Supplementary Figure 8 Abnormal TDP-43 pathology is present in sporadic ALS and c9ALS patient spinal motor neurons, but not in SOD1-ALS.
Alpha motor neurons of the thoracic spinal cord stained by immunohistochemistry (IHC) for normal TDP-43 (using an antibody raised against the N-terminal amino acids 1-260, top row) and phosphorylated TDP-43 (pS409-410, bottom row). Hallmarks of TDP-43 pathology including nuclear clearance, phosphorylation and cytoplasmic punctate and skein-like inclusions are visible in the sporadic ALS and c9ALS/FTD motor neurons, but not in SOD1-ALS or control patients. Scale bar: 25 μm. Experiment was replicated with similar results in 3 ALS patients and 3 control individuals including tissue sections from lumbar spinal cord and motor cortex.
Supplementary Figure 9 Generation and characterization of induced pluripotent cells and motor neurons.
(a) Cytogenetic analysis of selected clone confirmed normal karyotype by G-banding staining. Representative image of 20 examined cells is shown. (b–d) Characterization of selected iPSC clone by immunofluorescence. Pluripotency was confirmed by staining for the following stem cells markers: (b) Nanog and Sox2 (c) Oct4 and SSEA4 (d) TRA-1-81 and SSEA1. Experiment was repeated 3 times independently with similar results. (e) Schematic timeline of iPS cells differentiation into motor neurons. (f) Immunofluorescence staining of motor neurons differentiated from human iPS cells demonstrates expression of the motor neurons precursor marker homeobox gene HB9, at day 21 of differentiation. (g) Bright field image of iPSC-derived motor neuron cultures. (h) Immunofluorescence staining demonstrates motor neurons maturation by expression of the axonal neurofilament heavy subunit (NF-H; green) and the microtubule-associated protein 2 (MAP2; red), at day 28 of differentiation. Experiments in f-h were reproduced 3 times independently with similar results. (i) Cell viability assay was performed in iPSC-derived motor neurons treated with control ASOs (mean = 78%) or with ASOs targeting TDP-43 (mean = 71.5%) or stathmin-2 (mean = 73.5%) for 20 days. Percentages of viable cells are plotted, 4 biologically independent motor neuron cultures are shown, error bars represent SEM.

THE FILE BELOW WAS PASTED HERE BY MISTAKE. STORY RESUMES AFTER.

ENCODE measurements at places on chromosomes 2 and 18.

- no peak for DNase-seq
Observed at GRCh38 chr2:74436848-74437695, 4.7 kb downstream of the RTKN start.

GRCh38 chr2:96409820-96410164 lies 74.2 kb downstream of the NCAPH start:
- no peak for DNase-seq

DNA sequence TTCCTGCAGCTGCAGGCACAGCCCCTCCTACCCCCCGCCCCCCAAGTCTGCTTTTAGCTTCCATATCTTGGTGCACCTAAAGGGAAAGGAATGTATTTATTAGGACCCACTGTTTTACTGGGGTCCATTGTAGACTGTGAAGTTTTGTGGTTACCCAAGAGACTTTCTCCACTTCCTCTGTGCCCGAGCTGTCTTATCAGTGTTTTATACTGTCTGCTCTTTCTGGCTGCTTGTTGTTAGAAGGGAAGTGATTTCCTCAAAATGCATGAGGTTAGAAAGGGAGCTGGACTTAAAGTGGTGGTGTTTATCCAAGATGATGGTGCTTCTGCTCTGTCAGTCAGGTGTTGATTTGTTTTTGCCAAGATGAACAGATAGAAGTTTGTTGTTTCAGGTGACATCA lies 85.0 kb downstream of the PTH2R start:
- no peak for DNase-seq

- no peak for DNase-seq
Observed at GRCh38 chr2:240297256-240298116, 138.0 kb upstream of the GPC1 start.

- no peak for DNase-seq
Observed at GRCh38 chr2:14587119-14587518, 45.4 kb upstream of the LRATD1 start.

Scans of immunoblots and RT-PCR gels presented in the current study.
Scans of immunoblots and RT-PCR gels presented in the current study.
Differentially expressed genes in SH-SY5Y cells after TDP-43 knockdown by siRNA.
Differentially expressed genes in isogenic SH-SY5Y cells homozygously expressing mutant TDP-43N352S.
Information on fibroblast lines.
List of primers.
Summary of human samples.
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Melamed, Z., López-Erauskin, J., Baughn, M.W. et al. Premature polyadenylation-mediated loss of stathmin-2 is a hallmark of TDP-43-dependent neurodegeneration. Nat Neurosci 22, 180–190 (2019). https://doi.org/10.1038/s41593-018-0293-z